Engineering: Career and Education Opportunities in Columbia, South Carolina
Engineering: Engineers design and often construct new devices and technologies. Working is a variety of areas, including aerospace, automotive and biomedical, they are the drivers of new inventions and innovations.
Columbia is located in Richland County, South Carolina. It has a population of over 127,029, which has grown by 9.2% over the last ten years. The cost of living index in Columbia, 86, is well below the national average. New single-family homes in Columbia cost $142,700 on average, which is well below the state average. In 2008, four hundred thirty-four new homes were built in Columbia, down from seven hundred the previous year.
The three most popular industries for women in Columbia are educational services, health care, and public administration. For men, it is educational services, public administration, and accommodation and food services. The average commute to work is about 18 minutes. More than 35.7% of Columbia residents have a bachelor's degree, which is higher than the state average. The percentage of residents with a graduate degree, 14.3%, is higher than the state average.
The unemployment rate in Columbia is 16.1%, which is greater than South Carolina's average of 12.0%.
The percentage of Columbia residents that are affiliated with a religious congregation, 41.6%, is less than both the national and state average. Progressive Church, Bishop Memorial African Methodist Episcopal Church and Lutheran Seminary are among the churches located in Columbia. The largest religious groups are the Southern Baptist Convention, the United Methodist Church and the Catholic Church.
Columbia is home to the Booker T Washington Center and the Longstreet Annex as well as Irwin Park and Columbia Historic District II. Shopping centers in the area include Five Points Shopping Center, Market Place Shopping Center and Columbiana Centre Shopping Center. Visitors to Columbia can choose from Marriott Columbia, Hampton Inn Columbia-SE-Fort Jackson and Embassy Suites Hotel for temporary stays in the area.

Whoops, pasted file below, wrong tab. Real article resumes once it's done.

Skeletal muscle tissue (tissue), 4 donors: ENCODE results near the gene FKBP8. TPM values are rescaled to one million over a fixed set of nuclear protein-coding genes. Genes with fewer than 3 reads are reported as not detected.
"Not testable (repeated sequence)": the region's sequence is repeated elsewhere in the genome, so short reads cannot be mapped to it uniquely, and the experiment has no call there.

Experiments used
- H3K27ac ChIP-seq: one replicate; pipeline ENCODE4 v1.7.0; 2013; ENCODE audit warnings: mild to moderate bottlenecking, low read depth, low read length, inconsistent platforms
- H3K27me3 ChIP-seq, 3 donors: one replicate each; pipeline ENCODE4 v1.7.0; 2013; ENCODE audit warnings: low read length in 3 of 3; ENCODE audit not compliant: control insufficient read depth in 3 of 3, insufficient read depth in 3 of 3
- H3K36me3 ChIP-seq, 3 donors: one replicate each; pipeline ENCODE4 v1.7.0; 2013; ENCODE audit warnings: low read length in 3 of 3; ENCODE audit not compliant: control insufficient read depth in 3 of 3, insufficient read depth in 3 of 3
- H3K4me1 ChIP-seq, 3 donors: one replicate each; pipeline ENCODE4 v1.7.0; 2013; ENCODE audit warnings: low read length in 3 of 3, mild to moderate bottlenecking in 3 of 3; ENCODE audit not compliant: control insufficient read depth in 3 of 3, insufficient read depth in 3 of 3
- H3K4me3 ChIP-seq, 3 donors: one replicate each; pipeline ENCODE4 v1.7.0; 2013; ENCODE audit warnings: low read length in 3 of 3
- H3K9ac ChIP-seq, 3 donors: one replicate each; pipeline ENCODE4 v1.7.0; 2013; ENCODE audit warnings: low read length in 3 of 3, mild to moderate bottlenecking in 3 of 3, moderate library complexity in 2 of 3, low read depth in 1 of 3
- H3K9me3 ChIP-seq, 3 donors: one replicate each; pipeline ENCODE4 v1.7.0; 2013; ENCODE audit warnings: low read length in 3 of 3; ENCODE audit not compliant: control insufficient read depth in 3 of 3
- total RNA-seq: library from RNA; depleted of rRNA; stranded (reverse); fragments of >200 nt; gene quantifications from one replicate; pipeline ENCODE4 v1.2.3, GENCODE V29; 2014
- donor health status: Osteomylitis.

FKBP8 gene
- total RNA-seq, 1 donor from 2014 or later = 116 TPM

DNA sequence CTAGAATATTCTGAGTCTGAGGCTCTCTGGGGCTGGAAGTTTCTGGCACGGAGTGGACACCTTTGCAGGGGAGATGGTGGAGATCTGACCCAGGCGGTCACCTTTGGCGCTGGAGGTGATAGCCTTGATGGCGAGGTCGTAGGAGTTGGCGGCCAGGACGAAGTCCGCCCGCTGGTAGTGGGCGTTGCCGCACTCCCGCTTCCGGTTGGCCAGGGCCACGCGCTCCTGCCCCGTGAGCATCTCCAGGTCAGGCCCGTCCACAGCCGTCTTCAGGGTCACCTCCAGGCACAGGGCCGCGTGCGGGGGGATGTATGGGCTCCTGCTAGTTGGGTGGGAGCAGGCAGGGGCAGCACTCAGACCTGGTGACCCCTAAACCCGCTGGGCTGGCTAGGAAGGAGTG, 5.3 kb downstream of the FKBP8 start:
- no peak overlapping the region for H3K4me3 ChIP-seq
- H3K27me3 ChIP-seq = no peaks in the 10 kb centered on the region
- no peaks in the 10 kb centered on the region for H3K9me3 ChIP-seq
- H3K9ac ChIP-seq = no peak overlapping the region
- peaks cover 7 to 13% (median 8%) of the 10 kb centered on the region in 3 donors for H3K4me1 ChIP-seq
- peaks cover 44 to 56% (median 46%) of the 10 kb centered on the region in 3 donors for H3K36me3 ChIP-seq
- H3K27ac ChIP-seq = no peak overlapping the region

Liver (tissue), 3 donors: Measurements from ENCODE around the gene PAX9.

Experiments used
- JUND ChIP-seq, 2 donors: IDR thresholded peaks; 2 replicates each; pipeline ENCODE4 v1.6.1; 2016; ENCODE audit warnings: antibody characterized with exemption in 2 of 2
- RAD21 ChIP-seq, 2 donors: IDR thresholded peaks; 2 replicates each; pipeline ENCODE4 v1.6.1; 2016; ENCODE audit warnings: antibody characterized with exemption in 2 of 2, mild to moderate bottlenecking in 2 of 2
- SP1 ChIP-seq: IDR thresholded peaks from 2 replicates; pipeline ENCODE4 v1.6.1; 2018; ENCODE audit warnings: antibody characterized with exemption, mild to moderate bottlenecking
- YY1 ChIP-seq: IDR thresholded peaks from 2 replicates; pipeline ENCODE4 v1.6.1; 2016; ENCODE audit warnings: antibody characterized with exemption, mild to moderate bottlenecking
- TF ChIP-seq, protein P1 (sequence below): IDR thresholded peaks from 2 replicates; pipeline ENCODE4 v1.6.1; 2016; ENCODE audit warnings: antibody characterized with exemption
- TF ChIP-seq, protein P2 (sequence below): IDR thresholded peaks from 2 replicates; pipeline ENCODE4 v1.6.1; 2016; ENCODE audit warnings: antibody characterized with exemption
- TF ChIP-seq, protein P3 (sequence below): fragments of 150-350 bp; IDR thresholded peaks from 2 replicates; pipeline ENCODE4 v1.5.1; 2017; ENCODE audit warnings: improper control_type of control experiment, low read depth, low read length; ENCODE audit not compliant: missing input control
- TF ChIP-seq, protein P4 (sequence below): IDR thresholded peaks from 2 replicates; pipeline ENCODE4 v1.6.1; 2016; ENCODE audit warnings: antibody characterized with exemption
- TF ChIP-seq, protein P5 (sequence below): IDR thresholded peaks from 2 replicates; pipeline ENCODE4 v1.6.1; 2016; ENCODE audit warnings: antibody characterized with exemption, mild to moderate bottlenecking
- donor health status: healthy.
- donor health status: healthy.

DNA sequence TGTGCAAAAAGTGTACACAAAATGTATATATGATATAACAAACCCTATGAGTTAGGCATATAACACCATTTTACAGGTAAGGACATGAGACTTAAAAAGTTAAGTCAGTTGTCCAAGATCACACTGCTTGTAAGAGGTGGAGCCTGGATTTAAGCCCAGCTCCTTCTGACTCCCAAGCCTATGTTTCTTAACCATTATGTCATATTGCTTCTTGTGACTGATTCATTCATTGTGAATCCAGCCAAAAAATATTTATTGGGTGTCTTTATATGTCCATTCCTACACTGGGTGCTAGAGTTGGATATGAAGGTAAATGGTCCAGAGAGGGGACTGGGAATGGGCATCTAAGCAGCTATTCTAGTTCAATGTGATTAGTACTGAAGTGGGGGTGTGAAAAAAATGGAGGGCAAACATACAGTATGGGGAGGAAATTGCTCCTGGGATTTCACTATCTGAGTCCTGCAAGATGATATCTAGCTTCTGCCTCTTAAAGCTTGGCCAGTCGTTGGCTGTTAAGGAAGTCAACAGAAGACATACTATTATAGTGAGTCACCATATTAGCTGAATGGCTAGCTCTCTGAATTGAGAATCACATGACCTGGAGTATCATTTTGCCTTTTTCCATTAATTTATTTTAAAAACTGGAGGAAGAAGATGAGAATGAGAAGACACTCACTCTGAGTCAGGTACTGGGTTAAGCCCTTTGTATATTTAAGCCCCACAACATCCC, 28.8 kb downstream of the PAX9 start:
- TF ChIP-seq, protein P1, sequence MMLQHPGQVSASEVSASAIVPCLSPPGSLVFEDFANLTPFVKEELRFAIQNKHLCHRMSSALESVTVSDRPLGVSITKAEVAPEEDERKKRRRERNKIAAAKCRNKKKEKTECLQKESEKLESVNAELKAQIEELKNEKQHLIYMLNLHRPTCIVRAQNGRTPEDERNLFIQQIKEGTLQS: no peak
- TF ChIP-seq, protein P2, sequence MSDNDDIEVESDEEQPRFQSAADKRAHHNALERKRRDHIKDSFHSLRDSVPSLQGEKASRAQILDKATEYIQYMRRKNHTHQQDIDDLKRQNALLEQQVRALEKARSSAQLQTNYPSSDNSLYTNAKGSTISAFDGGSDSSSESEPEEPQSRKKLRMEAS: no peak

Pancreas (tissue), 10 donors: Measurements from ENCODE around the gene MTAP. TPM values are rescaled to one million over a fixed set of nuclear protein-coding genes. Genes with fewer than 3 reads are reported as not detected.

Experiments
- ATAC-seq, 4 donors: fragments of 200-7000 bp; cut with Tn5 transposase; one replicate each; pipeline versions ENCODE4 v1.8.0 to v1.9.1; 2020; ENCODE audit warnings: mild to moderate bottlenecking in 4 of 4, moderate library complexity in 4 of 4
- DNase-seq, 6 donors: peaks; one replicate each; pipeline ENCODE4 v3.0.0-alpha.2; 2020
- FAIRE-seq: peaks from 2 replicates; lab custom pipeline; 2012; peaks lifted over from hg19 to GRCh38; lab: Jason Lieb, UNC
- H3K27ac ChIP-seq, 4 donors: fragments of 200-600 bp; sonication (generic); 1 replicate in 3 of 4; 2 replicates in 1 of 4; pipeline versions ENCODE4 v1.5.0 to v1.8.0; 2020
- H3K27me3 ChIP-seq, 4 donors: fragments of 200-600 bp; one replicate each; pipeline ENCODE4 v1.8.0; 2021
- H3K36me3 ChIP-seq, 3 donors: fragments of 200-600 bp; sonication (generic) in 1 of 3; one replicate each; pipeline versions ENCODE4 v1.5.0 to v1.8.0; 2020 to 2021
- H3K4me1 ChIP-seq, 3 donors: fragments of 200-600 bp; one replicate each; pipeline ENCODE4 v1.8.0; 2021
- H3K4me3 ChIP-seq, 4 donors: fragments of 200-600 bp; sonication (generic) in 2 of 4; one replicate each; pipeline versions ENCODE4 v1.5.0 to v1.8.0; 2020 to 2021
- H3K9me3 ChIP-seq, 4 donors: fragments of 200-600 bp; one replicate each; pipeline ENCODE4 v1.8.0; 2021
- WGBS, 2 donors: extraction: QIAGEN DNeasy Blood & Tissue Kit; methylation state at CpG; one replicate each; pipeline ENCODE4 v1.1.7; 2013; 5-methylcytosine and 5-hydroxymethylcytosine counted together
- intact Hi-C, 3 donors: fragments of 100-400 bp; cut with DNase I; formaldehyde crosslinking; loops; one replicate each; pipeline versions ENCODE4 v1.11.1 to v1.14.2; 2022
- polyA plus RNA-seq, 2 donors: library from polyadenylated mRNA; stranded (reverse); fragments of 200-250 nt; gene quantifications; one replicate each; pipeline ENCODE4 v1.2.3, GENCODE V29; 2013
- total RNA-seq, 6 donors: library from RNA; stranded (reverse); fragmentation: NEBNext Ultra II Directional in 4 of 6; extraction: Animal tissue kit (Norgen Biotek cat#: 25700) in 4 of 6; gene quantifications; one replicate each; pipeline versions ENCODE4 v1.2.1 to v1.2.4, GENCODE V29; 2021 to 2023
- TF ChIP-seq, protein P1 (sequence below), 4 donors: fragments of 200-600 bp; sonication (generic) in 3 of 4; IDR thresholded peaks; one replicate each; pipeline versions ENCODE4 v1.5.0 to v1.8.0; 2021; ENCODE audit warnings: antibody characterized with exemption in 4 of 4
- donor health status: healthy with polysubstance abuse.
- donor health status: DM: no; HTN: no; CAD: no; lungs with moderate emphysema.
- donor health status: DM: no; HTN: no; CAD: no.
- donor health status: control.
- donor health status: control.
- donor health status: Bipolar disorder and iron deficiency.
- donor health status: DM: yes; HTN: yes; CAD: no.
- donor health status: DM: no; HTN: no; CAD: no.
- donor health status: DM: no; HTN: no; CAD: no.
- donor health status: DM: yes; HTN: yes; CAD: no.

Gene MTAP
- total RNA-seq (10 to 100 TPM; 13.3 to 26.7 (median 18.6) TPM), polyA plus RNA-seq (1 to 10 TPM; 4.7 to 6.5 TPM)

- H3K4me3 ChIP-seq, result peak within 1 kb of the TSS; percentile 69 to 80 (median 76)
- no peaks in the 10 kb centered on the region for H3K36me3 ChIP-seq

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CAREERS WITHIN: Engineering
Biomedical Engineers apply knowledge of engineering, biology, and biomechanical principles to the design, development, and evaluation of biological and health systems and products, such as artificial organs, prostheses, instrumentation, medical information systems, and health management and care delivery systems. Biomedical Engineers need to read and understand what has been read. They also need to use core mathematical skills in problem solving.
Chemical Engineers design chemical plant equipment and devise processes for manufacturing chemicals and products, such as gasoline, synthetic rubber, and pulp, by applying principles and technology of chemistry, physics, and engineering. Chemical Engineers need to understand and use core scientific concepts. They also need to read and understand what has been read.
Civil Engineers perform engineering duties in planning, designing, and overseeing construction and maintenance of building structures, and facilities, such as roads, railroads, airports, bridges, harbors, channels, dams, irrigation projects, pipelines, power plants, water and sewage systems, and waste disposal units. Civil Engineers need to read and understand what has been read. They also need to use core mathematical skills in problem solving.
Computer Engineers research, design, and test computer or computer-related equipment for commercial, industrial, or scientific use. Computer Engineers need to read and understand what has been read. They also need to evaluate and judge the efficacy of solutions.
Electrical Engineers design, develop, or supervise the manufacturing and installation of electrical equipment, components, or systems for commercial, industrial, or scientific use. Electrical Engineers need to diagnose equipment problems and failures. They also need to read and understand what has been read.
Electronics Engineers research, design, and test electronic components and systems for commercial, industrial, or scientific use utilizing knowledge of electronic theory and materials properties. Electronics Engineers need to read and understand what has been read. They also need to diagnose equipment problems and failures.
Mechanical Engineers perform engineering duties in planning and designing tools, engines, and other mechanically functioning equipment. Mechanical Engineers need to identify when problems are more complex then expected and deal with them appropriately. They also need to respond to the actions of other and coordinate activities with them.
Nuclear Engineers conduct research on nuclear engineering problems or apply principles and theory of nuclear science to problems concerned with release, control, and utilization of nuclear energy and nuclear waste disposal. Nuclear Engineers need to use core mathematical skills in problem solving. They also need to evaluate and judge the efficacy of solutions.